I have never, ever heard One in a Million defended in the context of the story being told from the POV of a fictional character in all the years of defenses of that song. The defense *may* be plausible if the first time we heard it wasn't 30 years after the song's release. I could be wrong, though, and it had been brought up before.

 

As for the misogynism in the lyrics, how hard is it to say "yeah, it was tongue in cheek, and even given how different things were back then, we were morons and should have known better nonetheless."

 

What a load of nonsense coming from perhaps the person with the most sense in the band's history.

Edited by TeeJay410

Share this post


Link to post
Share on other sites
1 minute ago, TeeJay410 said:

As for the misogynism in the lyrics, how hard is it to say "yeah, it was tongue in cheek, and even given how different things were back then, we were morons and should have known better nonetheless."

 

If you give this reasoning, then you open yourself up to criticism for continuing to play those songs in concert. I, for one, don't want GNR to stop playing "It's So Easy."

  • Like 1

Share this post


Link to post
Share on other sites

"I don't remember anybody I hung out with using the N-word, or using the C-word."

 

Bruh, you were in a band with Steve Jones.

Just now, GnR Chris said:

If you give this reasoning, then you open yourself up to criticism for continuing to play those songs in concert. I, for one, don't want GNR to stop playing "It's So Easy."

I don't necessarily agree. Jay-Z wrote in his book saying that in his current age he couldn't believe some of the lyrics he wrote, particularly Big Pimpin'. He still plays the song.

Share this post


Link to post
Share on other sites
Posted (edited)

Not only is there no new music to speak of, now it's active revisionism to please pc culture full on.

The more I see from the "reunion", the more I miss the CD years. What a joke this brand has become.

Edited by adamsapple

Share this post


Link to post
Share on other sites
Posted (edited)
49 minutes ago, TeeJay410 said:

I have never, ever heard One in a Million defended in the context of the story being told from the POV of a fictional character in all the years of defenses of that song. The defense *may* be plausible if the first time we heard it wasn't 30 years after the song's release. I could be wrong, though, and it had been brought up before.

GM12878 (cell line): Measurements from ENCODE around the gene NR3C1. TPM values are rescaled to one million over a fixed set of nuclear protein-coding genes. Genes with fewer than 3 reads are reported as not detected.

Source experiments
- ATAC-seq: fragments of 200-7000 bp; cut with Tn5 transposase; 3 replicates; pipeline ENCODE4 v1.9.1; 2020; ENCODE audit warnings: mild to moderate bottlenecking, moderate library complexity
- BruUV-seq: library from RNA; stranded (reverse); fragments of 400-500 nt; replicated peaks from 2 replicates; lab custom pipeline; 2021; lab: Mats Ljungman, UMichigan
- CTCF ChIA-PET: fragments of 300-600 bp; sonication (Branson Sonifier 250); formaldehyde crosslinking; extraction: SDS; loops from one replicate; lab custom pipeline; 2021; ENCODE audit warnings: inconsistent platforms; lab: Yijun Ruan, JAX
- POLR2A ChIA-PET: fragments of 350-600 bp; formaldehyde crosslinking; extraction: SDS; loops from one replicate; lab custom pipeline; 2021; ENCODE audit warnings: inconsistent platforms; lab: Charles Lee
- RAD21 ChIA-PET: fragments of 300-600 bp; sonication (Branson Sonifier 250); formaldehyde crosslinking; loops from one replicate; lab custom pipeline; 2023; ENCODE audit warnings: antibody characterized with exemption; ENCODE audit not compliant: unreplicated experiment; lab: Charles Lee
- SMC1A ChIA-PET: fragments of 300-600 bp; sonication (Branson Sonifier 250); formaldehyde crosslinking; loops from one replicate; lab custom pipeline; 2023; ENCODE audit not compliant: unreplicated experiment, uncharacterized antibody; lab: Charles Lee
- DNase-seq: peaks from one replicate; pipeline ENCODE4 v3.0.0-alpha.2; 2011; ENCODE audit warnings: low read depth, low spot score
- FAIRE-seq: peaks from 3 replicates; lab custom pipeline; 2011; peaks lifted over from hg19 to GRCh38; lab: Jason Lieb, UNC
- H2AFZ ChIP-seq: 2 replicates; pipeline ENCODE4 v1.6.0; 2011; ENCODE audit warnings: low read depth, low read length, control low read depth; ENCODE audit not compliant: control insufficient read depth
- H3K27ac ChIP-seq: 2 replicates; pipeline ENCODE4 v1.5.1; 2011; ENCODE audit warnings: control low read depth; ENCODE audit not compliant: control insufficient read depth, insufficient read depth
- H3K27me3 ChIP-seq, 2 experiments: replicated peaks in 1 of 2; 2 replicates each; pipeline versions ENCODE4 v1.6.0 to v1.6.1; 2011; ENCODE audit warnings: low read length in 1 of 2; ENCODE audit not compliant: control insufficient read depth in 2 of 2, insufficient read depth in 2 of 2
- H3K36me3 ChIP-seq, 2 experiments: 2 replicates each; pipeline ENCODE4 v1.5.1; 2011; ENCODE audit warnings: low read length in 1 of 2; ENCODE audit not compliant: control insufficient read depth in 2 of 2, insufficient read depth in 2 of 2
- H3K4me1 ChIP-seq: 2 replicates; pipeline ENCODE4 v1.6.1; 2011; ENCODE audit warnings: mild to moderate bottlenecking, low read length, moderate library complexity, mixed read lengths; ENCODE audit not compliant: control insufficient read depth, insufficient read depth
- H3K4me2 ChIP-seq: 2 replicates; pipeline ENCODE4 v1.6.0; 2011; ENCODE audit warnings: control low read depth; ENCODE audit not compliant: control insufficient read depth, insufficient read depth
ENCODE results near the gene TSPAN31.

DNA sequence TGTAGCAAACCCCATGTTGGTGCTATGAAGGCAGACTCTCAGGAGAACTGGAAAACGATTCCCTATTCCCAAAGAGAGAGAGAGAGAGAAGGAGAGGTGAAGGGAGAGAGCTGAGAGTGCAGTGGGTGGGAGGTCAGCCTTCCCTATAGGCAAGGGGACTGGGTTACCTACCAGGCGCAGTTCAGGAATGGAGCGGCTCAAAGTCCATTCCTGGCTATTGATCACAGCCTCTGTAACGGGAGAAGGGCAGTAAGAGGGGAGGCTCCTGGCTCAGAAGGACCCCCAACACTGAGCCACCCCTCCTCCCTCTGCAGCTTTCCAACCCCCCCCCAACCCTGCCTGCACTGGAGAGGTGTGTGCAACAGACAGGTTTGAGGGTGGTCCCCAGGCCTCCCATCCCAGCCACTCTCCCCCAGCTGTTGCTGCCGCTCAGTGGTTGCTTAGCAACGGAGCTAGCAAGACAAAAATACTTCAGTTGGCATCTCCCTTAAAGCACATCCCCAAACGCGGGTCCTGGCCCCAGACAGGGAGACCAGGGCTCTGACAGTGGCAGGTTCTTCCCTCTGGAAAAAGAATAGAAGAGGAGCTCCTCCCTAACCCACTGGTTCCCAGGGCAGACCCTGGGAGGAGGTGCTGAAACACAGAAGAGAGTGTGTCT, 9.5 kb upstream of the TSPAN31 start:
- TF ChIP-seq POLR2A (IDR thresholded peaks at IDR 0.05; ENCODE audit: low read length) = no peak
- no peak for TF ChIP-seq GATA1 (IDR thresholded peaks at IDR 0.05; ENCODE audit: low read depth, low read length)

Nah Duff has being saying that for years but that doesn't make him any less full of shit.

There is a section on the Lies cover that summarizes incidents that lead to the song. Axl has also spoke during concerts about some of the incidents, and its even depicted in the WTTJ video - when Axl gets off the bus, Izzy comes up trying to sell him something ("Don't need to buy none of your gold chains today"). When he was defending the song he never mentioned anything about it being 3rd person. Plus we all know Axl had problems with the Police, so that line makes sense from his perspective.

I don't think Axl is racist/homophobic but he suffered some bad culture shock arriving in LA. That song was him lashing out. 

Edited by -W.A.R-
  • Like 1

Share this post


Link to post
Share on other sites

This is what I loved about Motley Crue's 'The Dirt'. They embraced it. Not because they behave that way now, but because that was them. The owned it for all of its highs and lows.

  • Like 2

Share this post


Link to post
Share on other sites

Create an account or sign in to comment

You need to be a member in order to leave a comment

Create an account

Sign up for a new account in our community. It's easy!

Register a new account

Sign in

Already have an account? Sign in here.

Sign In Now


  • Recently Browsing   0 members

    No registered users viewing this page.

×